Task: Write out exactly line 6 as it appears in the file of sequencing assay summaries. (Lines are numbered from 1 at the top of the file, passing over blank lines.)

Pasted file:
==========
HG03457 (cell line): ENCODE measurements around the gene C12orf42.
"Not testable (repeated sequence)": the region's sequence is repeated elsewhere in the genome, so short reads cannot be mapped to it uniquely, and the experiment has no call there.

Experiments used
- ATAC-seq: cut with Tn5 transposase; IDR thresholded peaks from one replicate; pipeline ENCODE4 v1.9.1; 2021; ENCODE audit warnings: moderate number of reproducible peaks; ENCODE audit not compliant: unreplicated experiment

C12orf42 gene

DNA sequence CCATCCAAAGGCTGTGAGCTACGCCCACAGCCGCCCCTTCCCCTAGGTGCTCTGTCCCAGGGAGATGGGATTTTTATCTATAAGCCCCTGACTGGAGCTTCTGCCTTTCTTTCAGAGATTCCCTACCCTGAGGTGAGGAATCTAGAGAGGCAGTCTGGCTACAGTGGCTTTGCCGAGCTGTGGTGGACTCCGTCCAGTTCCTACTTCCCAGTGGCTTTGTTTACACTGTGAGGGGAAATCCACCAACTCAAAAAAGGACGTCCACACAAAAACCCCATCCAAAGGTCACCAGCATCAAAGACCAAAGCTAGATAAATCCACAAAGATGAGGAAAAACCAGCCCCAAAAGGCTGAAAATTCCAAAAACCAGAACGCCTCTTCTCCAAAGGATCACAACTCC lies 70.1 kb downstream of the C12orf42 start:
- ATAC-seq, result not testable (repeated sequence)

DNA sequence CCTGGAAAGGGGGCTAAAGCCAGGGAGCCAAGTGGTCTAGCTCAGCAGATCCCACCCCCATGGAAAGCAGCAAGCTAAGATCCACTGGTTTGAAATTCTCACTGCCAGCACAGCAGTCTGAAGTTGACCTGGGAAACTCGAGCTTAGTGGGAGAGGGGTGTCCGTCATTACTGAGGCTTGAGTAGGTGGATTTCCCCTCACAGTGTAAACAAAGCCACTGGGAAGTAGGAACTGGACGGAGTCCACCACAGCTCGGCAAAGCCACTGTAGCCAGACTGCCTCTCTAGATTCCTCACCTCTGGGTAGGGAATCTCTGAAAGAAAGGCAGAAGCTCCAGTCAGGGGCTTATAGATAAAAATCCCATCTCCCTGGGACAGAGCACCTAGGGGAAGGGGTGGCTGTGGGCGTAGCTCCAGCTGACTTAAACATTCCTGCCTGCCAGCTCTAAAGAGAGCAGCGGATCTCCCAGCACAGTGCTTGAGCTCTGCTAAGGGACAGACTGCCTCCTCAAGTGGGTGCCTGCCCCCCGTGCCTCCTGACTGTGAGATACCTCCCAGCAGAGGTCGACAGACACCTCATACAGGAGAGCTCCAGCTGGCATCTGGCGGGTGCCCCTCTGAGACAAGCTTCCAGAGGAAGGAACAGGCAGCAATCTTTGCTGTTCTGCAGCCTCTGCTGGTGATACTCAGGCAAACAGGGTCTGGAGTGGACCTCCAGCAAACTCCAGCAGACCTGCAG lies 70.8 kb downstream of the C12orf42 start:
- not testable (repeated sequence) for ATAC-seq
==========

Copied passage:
DNA sequence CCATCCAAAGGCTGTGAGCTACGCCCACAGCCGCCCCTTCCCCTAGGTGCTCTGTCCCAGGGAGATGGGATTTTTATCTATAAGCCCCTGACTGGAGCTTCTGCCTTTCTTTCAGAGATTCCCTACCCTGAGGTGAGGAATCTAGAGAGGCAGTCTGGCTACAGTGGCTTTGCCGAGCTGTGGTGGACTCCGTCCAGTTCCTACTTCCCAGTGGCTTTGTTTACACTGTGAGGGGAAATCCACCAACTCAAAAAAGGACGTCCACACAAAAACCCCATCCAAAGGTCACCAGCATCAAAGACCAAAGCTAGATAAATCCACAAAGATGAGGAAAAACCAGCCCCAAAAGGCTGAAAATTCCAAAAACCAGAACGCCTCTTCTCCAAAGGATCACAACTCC lies 70.1 kb downstream of the C12orf42 start: